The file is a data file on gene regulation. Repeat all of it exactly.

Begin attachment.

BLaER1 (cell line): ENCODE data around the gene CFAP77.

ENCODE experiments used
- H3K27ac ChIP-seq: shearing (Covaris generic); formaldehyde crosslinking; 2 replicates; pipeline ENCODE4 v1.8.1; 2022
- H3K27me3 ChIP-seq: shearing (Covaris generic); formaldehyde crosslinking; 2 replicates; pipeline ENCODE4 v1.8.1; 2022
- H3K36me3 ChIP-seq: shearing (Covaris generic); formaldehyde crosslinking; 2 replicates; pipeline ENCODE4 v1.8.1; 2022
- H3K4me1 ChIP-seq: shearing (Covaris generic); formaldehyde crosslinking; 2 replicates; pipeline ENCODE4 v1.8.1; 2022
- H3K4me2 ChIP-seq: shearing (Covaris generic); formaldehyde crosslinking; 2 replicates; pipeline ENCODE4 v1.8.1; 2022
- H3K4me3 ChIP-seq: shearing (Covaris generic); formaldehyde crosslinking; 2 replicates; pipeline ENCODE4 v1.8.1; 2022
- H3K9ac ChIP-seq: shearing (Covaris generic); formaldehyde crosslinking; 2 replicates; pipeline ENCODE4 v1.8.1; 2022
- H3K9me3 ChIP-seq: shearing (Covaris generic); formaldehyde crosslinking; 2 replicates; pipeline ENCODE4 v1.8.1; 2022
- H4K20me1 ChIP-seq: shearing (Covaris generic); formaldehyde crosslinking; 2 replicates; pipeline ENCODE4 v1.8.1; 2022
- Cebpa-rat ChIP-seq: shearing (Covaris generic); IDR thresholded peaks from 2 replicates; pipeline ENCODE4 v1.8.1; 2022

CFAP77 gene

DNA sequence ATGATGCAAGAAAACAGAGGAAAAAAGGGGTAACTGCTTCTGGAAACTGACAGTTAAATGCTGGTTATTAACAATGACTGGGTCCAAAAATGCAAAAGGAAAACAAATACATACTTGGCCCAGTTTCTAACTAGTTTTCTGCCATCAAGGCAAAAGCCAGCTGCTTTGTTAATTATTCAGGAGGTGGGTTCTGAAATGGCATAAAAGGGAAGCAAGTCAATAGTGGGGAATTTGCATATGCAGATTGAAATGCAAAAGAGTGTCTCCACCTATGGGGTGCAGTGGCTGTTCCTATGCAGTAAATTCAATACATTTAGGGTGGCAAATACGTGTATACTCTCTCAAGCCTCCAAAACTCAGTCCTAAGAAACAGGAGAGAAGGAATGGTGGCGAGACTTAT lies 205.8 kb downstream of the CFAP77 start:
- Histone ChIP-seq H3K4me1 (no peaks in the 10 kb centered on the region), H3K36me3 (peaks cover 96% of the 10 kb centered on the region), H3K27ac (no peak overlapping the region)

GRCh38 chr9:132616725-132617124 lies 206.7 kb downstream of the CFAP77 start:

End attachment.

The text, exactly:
BLaER1 (cell line): ENCODE data around the gene CFAP77.

ENCODE experiments used
- H3K27ac ChIP-seq: shearing (Covaris generic); formaldehyde crosslinking; 2 replicates; pipeline ENCODE4 v1.8.1; 2022
- H3K27me3 ChIP-seq: shearing (Covaris generic); formaldehyde crosslinking; 2 replicates; pipeline ENCODE4 v1.8.1; 2022
- H3K36me3 ChIP-seq: shearing (Covaris generic); formaldehyde crosslinking; 2 replicates; pipeline ENCODE4 v1.8.1; 2022
- H3K4me1 ChIP-seq: shearing (Covaris generic); formaldehyde crosslinking; 2 replicates; pipeline ENCODE4 v1.8.1; 2022
- H3K4me2 ChIP-seq: shearing (Covaris generic); formaldehyde crosslinking; 2 replicates; pipeline ENCODE4 v1.8.1; 2022
- H3K4me3 ChIP-seq: shearing (Covaris generic); formaldehyde crosslinking; 2 replicates; pipeline ENCODE4 v1.8.1; 2022
- H3K9ac ChIP-seq: shearing (Covaris generic); formaldehyde crosslinking; 2 replicates; pipeline ENCODE4 v1.8.1; 2022
- H3K9me3 ChIP-seq: shearing (Covaris generic); formaldehyde crosslinking; 2 replicates; pipeline ENCODE4 v1.8.1; 2022
- H4K20me1 ChIP-seq: shearing (Covaris generic); formaldehyde crosslinking; 2 replicates; pipeline ENCODE4 v1.8.1; 2022
- Cebpa-rat ChIP-seq: shearing (Covaris generic); IDR thresholded peaks from 2 replicates; pipeline ENCODE4 v1.8.1; 2022

CFAP77 gene

DNA sequence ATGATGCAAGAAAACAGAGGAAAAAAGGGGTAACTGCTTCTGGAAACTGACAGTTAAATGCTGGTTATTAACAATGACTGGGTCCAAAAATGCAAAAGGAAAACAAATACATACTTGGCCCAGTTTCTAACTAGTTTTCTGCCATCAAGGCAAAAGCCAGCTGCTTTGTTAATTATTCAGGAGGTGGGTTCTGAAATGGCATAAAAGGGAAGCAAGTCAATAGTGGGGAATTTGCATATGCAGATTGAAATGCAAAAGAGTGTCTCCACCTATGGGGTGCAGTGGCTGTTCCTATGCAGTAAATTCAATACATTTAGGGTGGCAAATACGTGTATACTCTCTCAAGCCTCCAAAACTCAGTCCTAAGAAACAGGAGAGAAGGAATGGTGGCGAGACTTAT lies 205.8 kb downstream of the CFAP77 start:
- Histone ChIP-seq H3K4me1 (no peaks in the 10 kb centered on the region), H3K36me3 (peaks cover 96% of the 10 kb centered on the region), H3K27ac (no peak overlapping the region)

GRCh38 chr9:132616725-132617124 lies 206.7 kb downstream of the CFAP77 start: